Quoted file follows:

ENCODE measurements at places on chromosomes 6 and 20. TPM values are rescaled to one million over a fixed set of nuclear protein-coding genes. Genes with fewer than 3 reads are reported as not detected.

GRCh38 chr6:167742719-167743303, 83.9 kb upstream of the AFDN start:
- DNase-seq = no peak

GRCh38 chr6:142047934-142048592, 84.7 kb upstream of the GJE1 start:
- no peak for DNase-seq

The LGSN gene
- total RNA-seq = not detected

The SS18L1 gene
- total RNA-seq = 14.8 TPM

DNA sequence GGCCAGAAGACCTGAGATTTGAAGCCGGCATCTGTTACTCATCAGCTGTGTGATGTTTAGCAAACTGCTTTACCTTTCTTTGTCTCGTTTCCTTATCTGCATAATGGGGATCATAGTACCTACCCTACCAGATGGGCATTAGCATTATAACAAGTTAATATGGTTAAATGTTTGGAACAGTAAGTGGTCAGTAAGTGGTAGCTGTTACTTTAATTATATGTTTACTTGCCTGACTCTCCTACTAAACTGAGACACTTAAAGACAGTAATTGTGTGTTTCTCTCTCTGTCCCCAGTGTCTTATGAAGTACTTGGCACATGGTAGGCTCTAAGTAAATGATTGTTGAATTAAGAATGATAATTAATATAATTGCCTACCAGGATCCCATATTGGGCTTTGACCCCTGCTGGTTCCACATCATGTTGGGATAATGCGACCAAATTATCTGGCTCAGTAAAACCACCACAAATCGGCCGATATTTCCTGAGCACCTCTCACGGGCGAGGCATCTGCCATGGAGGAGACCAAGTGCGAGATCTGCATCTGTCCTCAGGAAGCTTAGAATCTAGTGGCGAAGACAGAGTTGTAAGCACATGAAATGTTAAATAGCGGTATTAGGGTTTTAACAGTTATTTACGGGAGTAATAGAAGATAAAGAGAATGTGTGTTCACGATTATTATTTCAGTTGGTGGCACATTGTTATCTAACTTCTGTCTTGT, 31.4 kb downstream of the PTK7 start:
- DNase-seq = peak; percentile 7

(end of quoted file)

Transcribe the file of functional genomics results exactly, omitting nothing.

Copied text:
ENCODE measurements at places on chromosomes 6 and 20. TPM values are rescaled to one million over a fixed set of nuclear protein-coding genes. Genes with fewer than 3 reads are reported as not detected.

GRCh38 chr6:167742719-167743303, 83.9 kb upstream of the AFDN start:
- DNase-seq = no peak

GRCh38 chr6:142047934-142048592, 84.7 kb upstream of the GJE1 start:
- no peak for DNase-seq

The LGSN gene
- total RNA-seq = not detected

The SS18L1 gene
- total RNA-seq = 14.8 TPM

DNA sequence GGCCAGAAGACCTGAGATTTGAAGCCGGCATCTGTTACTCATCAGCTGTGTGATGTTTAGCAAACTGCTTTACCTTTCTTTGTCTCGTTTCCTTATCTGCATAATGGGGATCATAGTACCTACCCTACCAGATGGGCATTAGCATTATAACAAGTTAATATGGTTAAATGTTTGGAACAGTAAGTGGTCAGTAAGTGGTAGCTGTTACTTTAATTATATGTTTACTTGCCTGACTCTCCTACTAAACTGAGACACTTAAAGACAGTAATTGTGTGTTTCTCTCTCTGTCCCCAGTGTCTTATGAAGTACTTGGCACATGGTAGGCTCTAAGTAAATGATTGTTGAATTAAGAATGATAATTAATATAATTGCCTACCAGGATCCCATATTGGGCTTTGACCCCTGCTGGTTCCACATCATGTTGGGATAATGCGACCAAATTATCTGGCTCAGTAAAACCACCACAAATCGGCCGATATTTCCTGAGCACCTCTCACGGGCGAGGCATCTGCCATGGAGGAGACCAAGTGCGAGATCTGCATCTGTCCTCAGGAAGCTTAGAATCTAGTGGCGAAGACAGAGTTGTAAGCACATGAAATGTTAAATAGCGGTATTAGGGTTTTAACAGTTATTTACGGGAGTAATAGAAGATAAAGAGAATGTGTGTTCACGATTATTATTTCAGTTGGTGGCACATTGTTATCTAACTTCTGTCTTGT, 31.4 kb downstream of the PTK7 start:
- DNase-seq = peak; percentile 7